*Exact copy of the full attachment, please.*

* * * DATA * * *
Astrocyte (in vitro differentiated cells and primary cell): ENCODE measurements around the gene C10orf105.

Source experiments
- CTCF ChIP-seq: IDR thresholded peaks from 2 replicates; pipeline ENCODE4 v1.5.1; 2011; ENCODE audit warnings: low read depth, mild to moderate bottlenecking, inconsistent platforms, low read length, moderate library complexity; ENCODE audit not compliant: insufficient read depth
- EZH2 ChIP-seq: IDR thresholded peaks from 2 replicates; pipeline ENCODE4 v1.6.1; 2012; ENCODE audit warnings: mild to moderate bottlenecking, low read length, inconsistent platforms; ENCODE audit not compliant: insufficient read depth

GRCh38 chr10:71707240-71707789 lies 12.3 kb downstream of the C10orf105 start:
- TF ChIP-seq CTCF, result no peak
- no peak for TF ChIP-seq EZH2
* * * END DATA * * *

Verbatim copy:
Astrocyte (in vitro differentiated cells and primary cell): ENCODE measurements around the gene C10orf105.

Source experiments
- CTCF ChIP-seq: IDR thresholded peaks from 2 replicates; pipeline ENCODE4 v1.5.1; 2011; ENCODE audit warnings: low read depth, mild to moderate bottlenecking, inconsistent platforms, low read length, moderate library complexity; ENCODE audit not compliant: insufficient read depth
- EZH2 ChIP-seq: IDR thresholded peaks from 2 replicates; pipeline ENCODE4 v1.6.1; 2012; ENCODE audit warnings: mild to moderate bottlenecking, low read length, inconsistent platforms; ENCODE audit not compliant: insufficient read depth

GRCh38 chr10:71707240-71707789 lies 12.3 kb downstream of the C10orf105 start:
- TF ChIP-seq CTCF, result no peak
- no peak for TF ChIP-seq EZH2